by Joe Mowrey
January 17, 2007
The slogan "Support Our Troops" has come to symbolize gas-guzzling SUV's with magnetic yellow ribbons on the back and American flag decals in the
window. In an effort to guard themselves against accusations they are unpatriotic, Progressives have co-opted that phrase and added the words
"Bring Them Home Now." The intention of this new slogan is to claim the troops as our own, not just pawns of the right wing. We support them by
wanting to end the war and bring them home. Implicit in this support is the notion that they deserve our unflagging gratitude and enthusiasm because
they are not responsible for their situation. They are only following orders. It is up to us to see to it that they are extricated from the
desperate circumstances our politicians have created for them. Both uses of this sound bite ignore the despotic nature of the military industrial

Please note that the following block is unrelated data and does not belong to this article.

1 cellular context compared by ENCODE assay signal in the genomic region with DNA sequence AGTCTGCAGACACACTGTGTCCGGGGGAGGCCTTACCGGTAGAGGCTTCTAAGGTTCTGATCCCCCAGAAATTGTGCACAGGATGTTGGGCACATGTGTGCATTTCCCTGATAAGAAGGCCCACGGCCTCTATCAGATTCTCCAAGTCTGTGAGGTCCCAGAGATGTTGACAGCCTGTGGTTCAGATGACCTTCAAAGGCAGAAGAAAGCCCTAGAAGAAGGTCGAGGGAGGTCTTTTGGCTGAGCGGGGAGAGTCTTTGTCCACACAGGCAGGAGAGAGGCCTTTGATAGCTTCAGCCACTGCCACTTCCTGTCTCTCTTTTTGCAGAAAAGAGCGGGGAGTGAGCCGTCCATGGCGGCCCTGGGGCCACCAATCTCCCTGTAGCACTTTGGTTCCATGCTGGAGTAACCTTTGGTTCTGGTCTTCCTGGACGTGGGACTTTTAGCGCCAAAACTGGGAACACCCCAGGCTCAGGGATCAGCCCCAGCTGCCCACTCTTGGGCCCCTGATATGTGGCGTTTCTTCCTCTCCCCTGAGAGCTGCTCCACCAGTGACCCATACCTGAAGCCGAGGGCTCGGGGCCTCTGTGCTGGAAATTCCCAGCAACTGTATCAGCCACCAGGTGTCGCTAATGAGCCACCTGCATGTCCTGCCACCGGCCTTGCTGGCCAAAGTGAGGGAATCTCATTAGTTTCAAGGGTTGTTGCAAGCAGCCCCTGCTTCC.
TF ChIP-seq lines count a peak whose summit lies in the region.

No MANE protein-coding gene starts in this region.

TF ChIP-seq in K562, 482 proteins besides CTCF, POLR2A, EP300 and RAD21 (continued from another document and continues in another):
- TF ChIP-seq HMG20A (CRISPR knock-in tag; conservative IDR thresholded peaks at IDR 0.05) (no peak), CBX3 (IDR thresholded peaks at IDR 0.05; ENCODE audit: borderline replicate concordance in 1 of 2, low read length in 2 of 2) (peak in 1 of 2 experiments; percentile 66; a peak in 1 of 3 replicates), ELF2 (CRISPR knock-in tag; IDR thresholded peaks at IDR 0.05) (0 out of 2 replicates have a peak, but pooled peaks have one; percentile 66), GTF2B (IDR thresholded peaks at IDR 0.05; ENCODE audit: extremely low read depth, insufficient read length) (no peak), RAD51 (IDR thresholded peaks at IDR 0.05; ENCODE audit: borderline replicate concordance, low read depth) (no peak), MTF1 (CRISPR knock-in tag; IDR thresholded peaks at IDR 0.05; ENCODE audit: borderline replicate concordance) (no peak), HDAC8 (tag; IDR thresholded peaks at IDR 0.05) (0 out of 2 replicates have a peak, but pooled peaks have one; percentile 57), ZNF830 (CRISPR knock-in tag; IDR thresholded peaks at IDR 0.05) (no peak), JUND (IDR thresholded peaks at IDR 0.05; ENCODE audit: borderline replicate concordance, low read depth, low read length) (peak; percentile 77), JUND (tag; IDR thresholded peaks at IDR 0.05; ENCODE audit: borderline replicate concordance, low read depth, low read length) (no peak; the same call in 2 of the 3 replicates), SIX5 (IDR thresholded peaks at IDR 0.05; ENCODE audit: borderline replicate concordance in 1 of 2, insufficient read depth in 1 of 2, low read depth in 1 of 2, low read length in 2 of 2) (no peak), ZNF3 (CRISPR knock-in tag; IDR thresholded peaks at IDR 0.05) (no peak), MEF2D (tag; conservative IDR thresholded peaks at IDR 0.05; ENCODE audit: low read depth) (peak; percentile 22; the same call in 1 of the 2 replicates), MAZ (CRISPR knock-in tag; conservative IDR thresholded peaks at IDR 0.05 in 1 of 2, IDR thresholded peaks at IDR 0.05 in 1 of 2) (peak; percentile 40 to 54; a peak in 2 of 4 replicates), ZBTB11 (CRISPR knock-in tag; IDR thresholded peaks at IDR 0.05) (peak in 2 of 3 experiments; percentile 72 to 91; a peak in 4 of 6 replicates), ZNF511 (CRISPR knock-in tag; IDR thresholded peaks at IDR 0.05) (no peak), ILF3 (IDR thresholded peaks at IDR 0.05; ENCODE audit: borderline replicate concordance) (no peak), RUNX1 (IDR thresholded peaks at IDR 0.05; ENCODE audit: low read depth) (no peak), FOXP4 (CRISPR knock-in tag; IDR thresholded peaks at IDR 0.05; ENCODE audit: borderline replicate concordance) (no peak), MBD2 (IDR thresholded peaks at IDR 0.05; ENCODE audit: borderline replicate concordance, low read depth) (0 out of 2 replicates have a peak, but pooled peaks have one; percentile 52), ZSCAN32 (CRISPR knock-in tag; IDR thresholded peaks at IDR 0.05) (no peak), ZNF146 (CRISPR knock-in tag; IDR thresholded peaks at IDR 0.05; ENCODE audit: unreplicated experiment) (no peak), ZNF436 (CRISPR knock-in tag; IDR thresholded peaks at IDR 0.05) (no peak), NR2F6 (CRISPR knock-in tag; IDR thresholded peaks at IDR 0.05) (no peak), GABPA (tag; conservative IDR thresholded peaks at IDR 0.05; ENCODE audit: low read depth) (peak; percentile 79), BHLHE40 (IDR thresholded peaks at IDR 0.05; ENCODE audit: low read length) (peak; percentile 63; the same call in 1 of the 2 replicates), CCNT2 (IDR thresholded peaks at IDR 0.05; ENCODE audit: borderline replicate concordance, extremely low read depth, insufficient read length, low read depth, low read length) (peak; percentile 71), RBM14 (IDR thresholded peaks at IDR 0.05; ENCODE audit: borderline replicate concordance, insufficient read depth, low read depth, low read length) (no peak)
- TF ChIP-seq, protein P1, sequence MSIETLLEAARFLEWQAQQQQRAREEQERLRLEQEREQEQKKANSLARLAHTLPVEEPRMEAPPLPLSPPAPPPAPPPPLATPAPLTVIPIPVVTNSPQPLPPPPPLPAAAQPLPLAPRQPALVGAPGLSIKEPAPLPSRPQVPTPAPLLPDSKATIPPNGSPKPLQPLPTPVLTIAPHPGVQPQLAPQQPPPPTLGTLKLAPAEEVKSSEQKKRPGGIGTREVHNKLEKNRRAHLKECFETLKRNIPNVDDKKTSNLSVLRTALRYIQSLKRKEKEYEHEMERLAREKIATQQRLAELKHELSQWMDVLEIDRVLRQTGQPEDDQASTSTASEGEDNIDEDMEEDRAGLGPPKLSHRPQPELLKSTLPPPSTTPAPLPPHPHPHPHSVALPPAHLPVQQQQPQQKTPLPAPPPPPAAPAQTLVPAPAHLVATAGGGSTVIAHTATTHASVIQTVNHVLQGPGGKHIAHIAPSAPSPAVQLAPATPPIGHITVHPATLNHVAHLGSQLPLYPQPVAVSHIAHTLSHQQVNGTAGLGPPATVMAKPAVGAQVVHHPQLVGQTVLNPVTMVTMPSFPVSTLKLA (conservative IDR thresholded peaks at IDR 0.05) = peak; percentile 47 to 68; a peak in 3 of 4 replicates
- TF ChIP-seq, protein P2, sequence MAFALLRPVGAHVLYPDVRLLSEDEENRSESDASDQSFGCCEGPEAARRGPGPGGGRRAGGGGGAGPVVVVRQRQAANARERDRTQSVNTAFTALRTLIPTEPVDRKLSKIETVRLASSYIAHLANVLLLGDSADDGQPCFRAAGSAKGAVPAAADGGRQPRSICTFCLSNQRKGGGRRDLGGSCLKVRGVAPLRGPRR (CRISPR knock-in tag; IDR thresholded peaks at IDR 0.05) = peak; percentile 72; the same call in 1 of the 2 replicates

complex in this country. Both are wrong.
Gaza War Cemetery
The Palestinian gardeners trim the immaculate lawns. Blood red Bourgainvilleas climb the limestone walls. The British are good at death. My eye through the camera focuses on many of about three and a half thousand gravestones caught by the name, the unit or the inscription chosen by the family. 3,217 of these fell in WW1 and were joined by 210 brothers and sisters from round the pink world in WW11. The family of Private Alfred Crittle, Royal West Kent Regt 19th April 1917 said ‘to see his face, to hear his voice, what would we give’.
Alongside lies Rifleman Norman Victor Crouch 8th Battn. Hampshire Regt and his folk chose ‘faithful until death’. They later receive this as do all the next of kin:- ‘He whom this scroll commemorates was numbered among those who, at the call of King and Country, left all that was dear to them, endured hardness, faced danger, and finally passed out of the sight of men by the path of duty and self-sacrifice, by giving up their own lives that others might live in freedom.
Let those who come after see to it that his name be not forgotten’
He took his last breath during the Third Battle of Gaza on the 2nd of November 1917 as did at least another two hundred men and women on that same day.